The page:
Booster Recommendations and the Delta VariantJames C. S. Liu, MD
There has been a great deal of confusion and concern around getting an additional dose of CoViD-19 vaccine. This concern has been driven by the Delta variant, now the dominant SARS-CoV-2 variant in the United States because it propagates much more prolifically and quickly than previous sub-groups of SARS-CoV-2 (for more information, visit the MIT Medical blog page about the Delta variant <https://medical.mit.edu/covid-19-updates/2021/07/are-things-different-delta>).
Vaccines help to fight off SARS-CoV-2, but it takes time for your body to recognize the presence of an invader, figure out which part of the immune response will help to neutralize it, and ramp up production. The Delta variant reproduces so rapidly that we believe some of the treatment “failures” of vaccines may simply represent an immune system that is overwhelmed by a fast-reproducing virus. For example, a pre-print study in Singapore <https://doi.org/10.1101/2021.07.28.21261295> suggests that people with vaccine breakthrough infections can clear the Delta variant much faster than people who have not been immunized. (An MIT Medical blog post <https://medical.mit.edu/covid-19-updates/2021/08/breakthrough-infections> does a deeper dive on breakthrough infections.)
A number of studies (reviewed in this presentation <https://emergency.cdc.gov/coca/calls/2021/callinfo_092821.asp> from the Centers for Disease Control or CDC) suggest that recipients of the Pfizer/BioNTech immunization were slightly likelier to have breakthrough infections more than six months after getting their second shot. A study in Israel <https://www.nejm.org/doi/full/10.1056/NEJMoa2114255> suggests that a third shot is effective in preventing breakthrough infections from Delta in older people at least temporarily (we have no data on how long that protection lasts).
Another study <https://www.nejm.org/doi/full/10.1056/NEJMoa2113017> followed Moderna vaccine recipients through the completion of the blinded phase (roughly the end of March, before Delta emerged). This study showed that breakthrough infections started to happen some three months after full immunization (once antibodies started to wane) but even seven months out, severe illness was not happening among this group, regardless of age or comorbidities. Data on the Janssen/Johnson and Johnson vaccine <https://emergency.cdc.gov/coca/calls/2021/callinfo_092821.asp> would suggest that protection rates stayed about the same or perhaps even increased somewhat.
All of the vaccines show high rates of efficacy in preventing severe illness, hospitalization, and death <https://emergency.cdc.gov/coca/calls/2021/callinfo_092821.asp>. Multiple studies suggest that the Delta variant is worst among those unimmunized against CoViD-19.
The Food and Drug Administration (FDA), CDC, and Advisory Committee on Immunization Practices (ACIP, which makes the official recommendations on immunizations in the United States) have held meetings to review the data in the past two weeks. The weak strength of the data have led to disagreement among panel members about immunization policy recommendations. The consensus is that a third shot should be given to recipients of the Pfizer/BioNTech vaccine, at least six months after finishing their primary vaccine series, if they are 65 years and older (this was the group likeliest to show waning immunity), residents of long-term care settings 18 years and older (because of the high risk of transmission of infection), and people aged 50-64 years with medical conditions such as cancer, chronic kidney disease, chronic obstructive pulmonary disease (COPD), diabetes mellitus, congestive heart failure, coronary artery disease, cardiomyopathies, obesity, pregnancy, and recent pregnancy (because they are at increased risk of poor outcomes if they get CoViD-19).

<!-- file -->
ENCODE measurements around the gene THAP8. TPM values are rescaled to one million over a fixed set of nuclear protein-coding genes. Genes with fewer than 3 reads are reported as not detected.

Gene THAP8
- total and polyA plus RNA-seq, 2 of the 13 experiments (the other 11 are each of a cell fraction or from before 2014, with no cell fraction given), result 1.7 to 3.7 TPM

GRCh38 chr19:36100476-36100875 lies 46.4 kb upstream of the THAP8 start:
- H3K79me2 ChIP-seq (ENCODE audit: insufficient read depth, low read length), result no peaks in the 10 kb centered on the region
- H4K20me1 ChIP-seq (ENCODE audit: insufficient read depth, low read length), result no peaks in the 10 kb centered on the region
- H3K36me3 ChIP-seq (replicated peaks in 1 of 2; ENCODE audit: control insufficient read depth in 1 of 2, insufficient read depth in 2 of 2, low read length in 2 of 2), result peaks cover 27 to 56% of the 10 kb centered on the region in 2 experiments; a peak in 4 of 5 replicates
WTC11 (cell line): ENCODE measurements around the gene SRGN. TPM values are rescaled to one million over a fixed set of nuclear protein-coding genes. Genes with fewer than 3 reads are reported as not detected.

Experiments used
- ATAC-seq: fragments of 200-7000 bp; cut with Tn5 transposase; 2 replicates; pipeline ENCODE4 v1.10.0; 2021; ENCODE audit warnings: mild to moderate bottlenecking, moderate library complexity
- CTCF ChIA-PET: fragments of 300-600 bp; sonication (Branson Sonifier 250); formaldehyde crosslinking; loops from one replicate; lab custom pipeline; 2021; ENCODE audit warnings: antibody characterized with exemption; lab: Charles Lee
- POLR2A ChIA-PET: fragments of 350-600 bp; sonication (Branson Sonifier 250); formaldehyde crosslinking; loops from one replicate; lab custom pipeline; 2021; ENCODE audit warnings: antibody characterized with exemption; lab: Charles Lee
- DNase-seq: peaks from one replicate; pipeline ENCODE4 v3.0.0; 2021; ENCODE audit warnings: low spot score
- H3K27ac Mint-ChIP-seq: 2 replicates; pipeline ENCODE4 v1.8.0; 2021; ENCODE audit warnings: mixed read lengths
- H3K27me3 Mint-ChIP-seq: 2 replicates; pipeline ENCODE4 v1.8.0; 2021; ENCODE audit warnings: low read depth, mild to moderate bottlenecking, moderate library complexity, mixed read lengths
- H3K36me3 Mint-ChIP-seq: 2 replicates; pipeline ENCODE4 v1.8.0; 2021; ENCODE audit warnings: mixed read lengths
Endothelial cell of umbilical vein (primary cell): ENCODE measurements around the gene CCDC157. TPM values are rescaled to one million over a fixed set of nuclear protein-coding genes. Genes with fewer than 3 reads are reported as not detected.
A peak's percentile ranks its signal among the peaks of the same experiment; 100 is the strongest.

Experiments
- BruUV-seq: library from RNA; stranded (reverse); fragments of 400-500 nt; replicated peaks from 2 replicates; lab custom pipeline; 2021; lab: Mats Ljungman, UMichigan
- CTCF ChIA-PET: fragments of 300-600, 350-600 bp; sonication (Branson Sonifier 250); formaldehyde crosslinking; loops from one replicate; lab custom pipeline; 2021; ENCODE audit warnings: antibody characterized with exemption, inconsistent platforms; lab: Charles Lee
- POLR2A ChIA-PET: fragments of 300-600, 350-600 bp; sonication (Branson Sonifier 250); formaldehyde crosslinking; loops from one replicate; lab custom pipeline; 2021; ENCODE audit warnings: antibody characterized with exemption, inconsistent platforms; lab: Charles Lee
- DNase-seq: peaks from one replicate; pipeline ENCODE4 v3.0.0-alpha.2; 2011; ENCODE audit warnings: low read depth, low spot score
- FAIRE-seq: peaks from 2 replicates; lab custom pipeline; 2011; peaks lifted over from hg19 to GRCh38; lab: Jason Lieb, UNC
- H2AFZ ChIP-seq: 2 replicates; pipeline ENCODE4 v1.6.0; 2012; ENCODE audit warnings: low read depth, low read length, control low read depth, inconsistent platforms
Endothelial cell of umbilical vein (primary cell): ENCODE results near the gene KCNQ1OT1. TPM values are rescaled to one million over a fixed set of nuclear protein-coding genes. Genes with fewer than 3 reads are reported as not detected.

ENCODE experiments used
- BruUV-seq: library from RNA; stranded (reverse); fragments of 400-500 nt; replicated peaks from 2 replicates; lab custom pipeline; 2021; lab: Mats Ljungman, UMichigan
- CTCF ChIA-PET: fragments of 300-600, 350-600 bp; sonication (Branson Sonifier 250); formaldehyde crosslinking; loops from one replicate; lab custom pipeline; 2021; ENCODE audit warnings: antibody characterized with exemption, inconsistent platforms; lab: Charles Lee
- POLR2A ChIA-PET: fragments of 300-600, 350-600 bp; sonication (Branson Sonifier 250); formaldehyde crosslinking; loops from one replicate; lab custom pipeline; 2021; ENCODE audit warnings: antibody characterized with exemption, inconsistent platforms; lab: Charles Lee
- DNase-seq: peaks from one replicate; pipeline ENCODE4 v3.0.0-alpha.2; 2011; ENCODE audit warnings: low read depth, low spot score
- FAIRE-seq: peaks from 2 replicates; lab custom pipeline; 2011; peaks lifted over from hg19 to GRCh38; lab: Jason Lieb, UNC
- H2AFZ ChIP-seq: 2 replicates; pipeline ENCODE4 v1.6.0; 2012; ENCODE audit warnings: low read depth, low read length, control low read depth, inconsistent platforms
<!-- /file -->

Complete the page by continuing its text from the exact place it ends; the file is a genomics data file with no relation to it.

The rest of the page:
FDA, CDC, and ACIP have suggested that a third shot may be given to some recipients of the Pfizer/BioNTech vaccine where the evidence of benefit is not as clear, including people aged 18-49 with the above medical conditions, and people aged 18-64 with occupational or institutional risks for exposure and transmission (first responders including healthcare workers, firefighters, police, and congregate care staff; education staff such as teachers, support staff, daycare workers; food and agriculture workers; manufacturing workers; corrections workers; U.S. Postal Service workers; public transit workers; grocery store workers; residents of correctional facilities and homeless shelters).
At the moment, there is no recommendation for additional immunization for recipients of the Moderna or Janssen/Johnson and Johnson vaccines, as the data we have suggest that their protection has not waned significantly. However, more data are being collected, and recommendations may change as the data are analyzed. Dr. Anthony Fauci commented <https://www.wbur.org/hereandnow/2021/09/29/anthony-fauci-covid-vaccines> that data are also being analyzed in patients who received several different types of CoViD-19 vaccines to see if one strategy may work better to prevent transmission and disease, and additional recommendations may be forthcoming on the idea of mixing and matching vaccines as well.
The CDC maintains and regularly updates pages with information about CoViD-19 and immunization. Check https://www.cdc.gov/coronavirus/2019-ncov/vaccines/booster-shot.html for updates on booster recommendations and https://www.cdc.gov/coronavirus/2019-ncov/science/science-and-research.html for regularly updated science briefs with deep dives on the data on vaccines, transmission, and variants.
MIT Medical maintains an excellent blog on CoViD-19 at https://medical.mit.edu/covid-19-updates with thoughtful articles on masks, traveling, immunizations, variants, and much more. MIT Medical’s recommendations will remain consistent with ACIP recommendations as they are updated.